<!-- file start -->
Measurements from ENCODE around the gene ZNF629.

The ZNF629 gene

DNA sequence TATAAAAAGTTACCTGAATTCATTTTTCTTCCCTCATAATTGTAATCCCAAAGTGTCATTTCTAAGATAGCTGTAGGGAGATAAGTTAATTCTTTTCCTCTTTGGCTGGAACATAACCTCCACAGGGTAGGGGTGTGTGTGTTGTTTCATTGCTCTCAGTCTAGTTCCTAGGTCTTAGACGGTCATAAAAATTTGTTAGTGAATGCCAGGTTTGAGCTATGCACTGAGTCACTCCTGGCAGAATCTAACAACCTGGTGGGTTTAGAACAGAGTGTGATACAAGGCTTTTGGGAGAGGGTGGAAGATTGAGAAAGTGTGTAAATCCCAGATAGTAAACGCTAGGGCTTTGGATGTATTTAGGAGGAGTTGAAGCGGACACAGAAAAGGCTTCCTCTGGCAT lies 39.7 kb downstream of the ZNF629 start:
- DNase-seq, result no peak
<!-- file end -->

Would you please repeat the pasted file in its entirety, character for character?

Measurements from ENCODE around the gene ZNF629.

The ZNF629 gene

DNA sequence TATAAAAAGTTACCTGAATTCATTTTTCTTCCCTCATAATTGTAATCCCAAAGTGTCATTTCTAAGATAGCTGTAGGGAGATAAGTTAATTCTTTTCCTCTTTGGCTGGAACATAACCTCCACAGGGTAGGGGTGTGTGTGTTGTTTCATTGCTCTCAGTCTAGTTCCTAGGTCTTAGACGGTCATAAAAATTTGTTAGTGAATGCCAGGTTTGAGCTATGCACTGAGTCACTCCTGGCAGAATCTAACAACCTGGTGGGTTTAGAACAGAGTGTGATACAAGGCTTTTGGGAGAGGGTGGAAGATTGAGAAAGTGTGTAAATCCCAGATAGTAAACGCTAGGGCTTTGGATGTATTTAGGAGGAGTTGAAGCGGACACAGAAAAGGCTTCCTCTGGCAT lies 39.7 kb downstream of the ZNF629 start:
- DNase-seq, result no peak